Bart O. Williams focuses on Wnt signaling pathway, Cell biology, Internal medicine, Endocrinology and Molecular biology. His Wnt signaling pathway research is multidisciplinary, incorporating elements of Cell signaling, PI3K/AKT/mTOR pathway and Stem cell. The concepts of his PI3K/AKT/mTOR pathway study are interwoven with issues in Cancer research and Phosphorylation.
His research integrates issues of Genetics, Cell growth, Cellular differentiation and Stromal cell in his study of Cell biology. The various areas that Bart O. Williams examines in his Internal medicine study include Beta-catenin, Retina and LRP5. Bart O. Williams has researched Molecular biology in several fields, including Embryonic stem cell, Retinoblastoma protein, Mutant and WNT3A.
Wnt signaling pathway, Cell biology, Cancer research, LRP5 and Internal medicine are his primary areas of study. His Wnt signaling pathway study is focused on Signal transduction in general. His Signal transduction research is multidisciplinary, incorporating perspectives in Molecular biology and Mutant.
Within one scientific family, Bart O. Williams focuses on topics pertaining to Cellular differentiation under Cell biology, and may sometimes address concerns connected to Cell type and Mesenchymal stem cell. His studies in Cancer research integrate themes in fields like Carcinogenesis, Cancer, Tumor suppressor gene, Protein kinase B and Pathology. His work in Internal medicine addresses issues such as Endocrinology, which are connected to fields such as Osteoblast and Cortical bone.
The scientist’s investigation covers issues in Wnt signaling pathway, Cell biology, Cancer research, Cortical bone and Endocrinology. He combines subjects such as Receptor and Homeostasis with his study of Wnt signaling pathway. His Cell biology research incorporates themes from SUMO protein, Osteoclast and Osteoblast.
His work carried out in the field of Cancer research brings together such families of science as Cancer, Pediatric cancer, Chromatin, SWI/SNF and Epigenetics. His Cortical bone study integrates concerns from other disciplines, such as Bone resorption, Hormone, Signal transduction, Bone remodeling and Null allele. His work deals with themes such as Osteocalcin, Internal medicine and Allele, which intersect with Endocrinology.
His main research concerns Cell biology, Wnt signaling pathway, Bone marrow, Cortical bone and Osteoclast. His Adipogenesis and LRP5 study in the realm of Cell biology connects with subjects such as Premature aging. He is studying LRP6, which is a component of Wnt signaling pathway.
His biological study spans a wide range of topics, including Cancer research, PORCN, Osteoblast, Toxicity and Fibrosis. His studies deal with areas such as Internal medicine, Endocrinology and Bone resorption as well as Cortical bone. His Internal medicine study incorporates themes from Messenger RNA, Gene and Allele.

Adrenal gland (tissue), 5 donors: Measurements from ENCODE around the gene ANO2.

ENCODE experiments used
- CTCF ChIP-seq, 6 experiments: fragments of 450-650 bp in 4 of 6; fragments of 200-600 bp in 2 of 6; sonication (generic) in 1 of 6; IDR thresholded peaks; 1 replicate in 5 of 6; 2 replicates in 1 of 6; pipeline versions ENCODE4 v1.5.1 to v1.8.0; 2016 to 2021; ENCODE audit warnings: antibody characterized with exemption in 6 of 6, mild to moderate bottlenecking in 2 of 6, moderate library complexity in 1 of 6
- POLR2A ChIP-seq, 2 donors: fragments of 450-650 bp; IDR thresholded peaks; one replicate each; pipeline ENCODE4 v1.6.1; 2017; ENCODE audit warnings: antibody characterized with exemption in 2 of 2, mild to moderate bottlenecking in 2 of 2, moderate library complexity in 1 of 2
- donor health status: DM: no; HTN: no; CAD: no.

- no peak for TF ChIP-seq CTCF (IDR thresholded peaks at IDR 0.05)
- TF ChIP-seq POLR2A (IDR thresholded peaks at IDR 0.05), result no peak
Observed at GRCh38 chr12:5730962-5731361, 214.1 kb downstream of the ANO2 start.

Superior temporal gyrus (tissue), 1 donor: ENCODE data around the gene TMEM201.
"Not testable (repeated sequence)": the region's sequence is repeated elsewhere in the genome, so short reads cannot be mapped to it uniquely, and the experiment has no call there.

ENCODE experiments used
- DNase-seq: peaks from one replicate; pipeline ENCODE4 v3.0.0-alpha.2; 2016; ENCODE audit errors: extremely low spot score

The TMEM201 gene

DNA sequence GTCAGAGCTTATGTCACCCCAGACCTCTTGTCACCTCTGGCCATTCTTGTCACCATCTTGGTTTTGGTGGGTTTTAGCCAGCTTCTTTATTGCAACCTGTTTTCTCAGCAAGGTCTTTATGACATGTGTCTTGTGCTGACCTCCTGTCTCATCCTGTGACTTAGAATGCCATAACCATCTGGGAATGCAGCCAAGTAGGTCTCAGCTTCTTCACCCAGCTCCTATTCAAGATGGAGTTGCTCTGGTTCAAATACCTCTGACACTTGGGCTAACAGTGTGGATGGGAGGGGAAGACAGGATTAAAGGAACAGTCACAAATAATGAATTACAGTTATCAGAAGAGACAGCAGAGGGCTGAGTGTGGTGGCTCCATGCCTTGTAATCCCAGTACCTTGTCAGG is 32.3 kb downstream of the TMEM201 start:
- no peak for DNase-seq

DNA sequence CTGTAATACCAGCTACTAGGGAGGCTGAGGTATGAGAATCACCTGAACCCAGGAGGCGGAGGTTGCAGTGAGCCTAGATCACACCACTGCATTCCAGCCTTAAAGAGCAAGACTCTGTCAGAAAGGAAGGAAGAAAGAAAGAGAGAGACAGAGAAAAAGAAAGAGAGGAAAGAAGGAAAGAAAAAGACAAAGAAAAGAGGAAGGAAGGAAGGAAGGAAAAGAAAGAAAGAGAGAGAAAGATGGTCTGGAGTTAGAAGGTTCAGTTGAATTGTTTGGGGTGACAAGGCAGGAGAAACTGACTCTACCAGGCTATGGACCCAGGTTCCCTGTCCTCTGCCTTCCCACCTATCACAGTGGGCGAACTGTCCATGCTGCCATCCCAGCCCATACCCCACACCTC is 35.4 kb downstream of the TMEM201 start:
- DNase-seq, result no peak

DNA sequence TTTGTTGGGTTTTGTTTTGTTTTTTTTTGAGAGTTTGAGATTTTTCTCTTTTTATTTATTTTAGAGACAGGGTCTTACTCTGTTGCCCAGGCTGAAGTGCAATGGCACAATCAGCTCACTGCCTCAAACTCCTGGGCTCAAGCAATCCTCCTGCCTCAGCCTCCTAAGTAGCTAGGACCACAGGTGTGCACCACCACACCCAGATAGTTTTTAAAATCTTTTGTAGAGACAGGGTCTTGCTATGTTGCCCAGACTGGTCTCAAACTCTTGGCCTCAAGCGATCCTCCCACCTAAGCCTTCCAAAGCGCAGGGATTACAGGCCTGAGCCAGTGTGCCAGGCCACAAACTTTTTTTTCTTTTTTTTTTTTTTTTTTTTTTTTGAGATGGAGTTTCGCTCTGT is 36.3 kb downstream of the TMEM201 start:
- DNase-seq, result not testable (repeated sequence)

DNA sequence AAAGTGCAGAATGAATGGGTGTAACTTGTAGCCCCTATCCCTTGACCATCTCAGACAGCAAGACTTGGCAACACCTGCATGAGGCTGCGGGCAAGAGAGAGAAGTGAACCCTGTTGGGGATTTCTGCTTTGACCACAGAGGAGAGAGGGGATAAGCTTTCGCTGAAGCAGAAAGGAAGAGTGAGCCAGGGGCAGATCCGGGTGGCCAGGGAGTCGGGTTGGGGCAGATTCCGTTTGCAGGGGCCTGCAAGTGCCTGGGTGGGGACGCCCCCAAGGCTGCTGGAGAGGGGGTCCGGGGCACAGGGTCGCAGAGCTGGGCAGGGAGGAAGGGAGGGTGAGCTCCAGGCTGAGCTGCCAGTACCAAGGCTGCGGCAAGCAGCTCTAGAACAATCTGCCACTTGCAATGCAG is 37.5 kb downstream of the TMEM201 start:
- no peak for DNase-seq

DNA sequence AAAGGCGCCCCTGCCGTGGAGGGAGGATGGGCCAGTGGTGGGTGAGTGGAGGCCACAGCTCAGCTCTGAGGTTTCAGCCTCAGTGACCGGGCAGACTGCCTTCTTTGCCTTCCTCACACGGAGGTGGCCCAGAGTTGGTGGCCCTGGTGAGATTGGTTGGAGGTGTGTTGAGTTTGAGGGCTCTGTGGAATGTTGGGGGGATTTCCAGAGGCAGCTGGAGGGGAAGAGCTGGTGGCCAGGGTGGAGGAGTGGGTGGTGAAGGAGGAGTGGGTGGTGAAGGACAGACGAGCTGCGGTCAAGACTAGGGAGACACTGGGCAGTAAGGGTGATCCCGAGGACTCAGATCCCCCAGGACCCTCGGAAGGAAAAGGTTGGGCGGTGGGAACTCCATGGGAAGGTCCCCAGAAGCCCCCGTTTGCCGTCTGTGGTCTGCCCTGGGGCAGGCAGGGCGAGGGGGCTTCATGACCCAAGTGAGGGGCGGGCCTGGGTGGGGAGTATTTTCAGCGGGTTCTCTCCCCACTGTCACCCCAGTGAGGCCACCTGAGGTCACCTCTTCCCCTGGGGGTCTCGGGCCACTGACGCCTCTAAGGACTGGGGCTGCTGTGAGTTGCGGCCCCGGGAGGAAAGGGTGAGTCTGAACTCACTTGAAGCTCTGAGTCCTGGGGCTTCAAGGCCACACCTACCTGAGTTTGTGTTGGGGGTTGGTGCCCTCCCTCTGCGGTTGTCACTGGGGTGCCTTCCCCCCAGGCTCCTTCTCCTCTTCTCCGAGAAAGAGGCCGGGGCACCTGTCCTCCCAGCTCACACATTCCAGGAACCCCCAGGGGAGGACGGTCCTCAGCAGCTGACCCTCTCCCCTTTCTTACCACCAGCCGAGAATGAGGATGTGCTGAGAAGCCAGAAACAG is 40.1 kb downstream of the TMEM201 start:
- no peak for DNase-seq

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Tumor spectrum analysis in p53-mutant mice.
Tyler Jacks;Lee Remington;Bart O. Williams;Earlene M. Schmitt.
Current Biology (1994)
TSC2 Integrates Wnt and Energy Signals via a Coordinated Phosphorylation by AMPK and GSK3 to Regulate Cell Growth
Ken Inoki;Hongjiao Ouyang;Tianqing Zhu;Charlotta Lindvall.
Prostaglandin E2 promotes colon cancer cell growth through a Gs-axin-beta-catenin signaling axis.
Maria Domenica Castellone;Hidemi Teramoto;Bart O. Williams;Kirk M. Druey.
p53 -dependent apoptosis produced by Rb -deficiency in the developing mouse lens
Sharon D. Morgenbesser;Bart O. Williams;Tyler Jacks;Ronald A. DePinho.
A subset of p53-deficient embryos exhibit exencephaly.
Valerie P. Sah;Laura D. Attardi;George J. Mulligan;Bart O. Williams.
Nature Genetics (1995)
Targeted disruption of the three Rb-related genes leads to loss of G1 control and immortalization
Julien Sage;George J. Mulligan;Laura D. Attardi;Abigail Miller.
Genes & Development (2000)
Essential Role of β-Catenin in Postnatal Bone Acquisition
Sheri L. Holmen;Cassandra R. Zylstra;Aditi Mukherjee;Robert E. Sigler.
Journal of Biological Chemistry (2005)
p53-dependent G1 arrest involves pRB-related proteins and is disrupted by the human papillomavirus 16 E7 oncoprotein.
Robbert J. C. Slebos;Mann H. Lee;Beverly S. Plunkett;Theodore D. Kessis.
Proceedings of the National Academy of Sciences of the United States of America (1994)
Cooperative tumorigenic effects of germline mutations in Rb and p53.
Bart O. Williams;Lee Remington;Daniel M. Albert;Shizuo Mukai.
Nature Genetics (1994)
Lrp5 functions in bone to regulate bone mass
Yajun Cui;Paul J Niziolek;Paul J Niziolek;Bryan T MacDonald;Cassandra R Zylstra.
Nature Medicine (2011)
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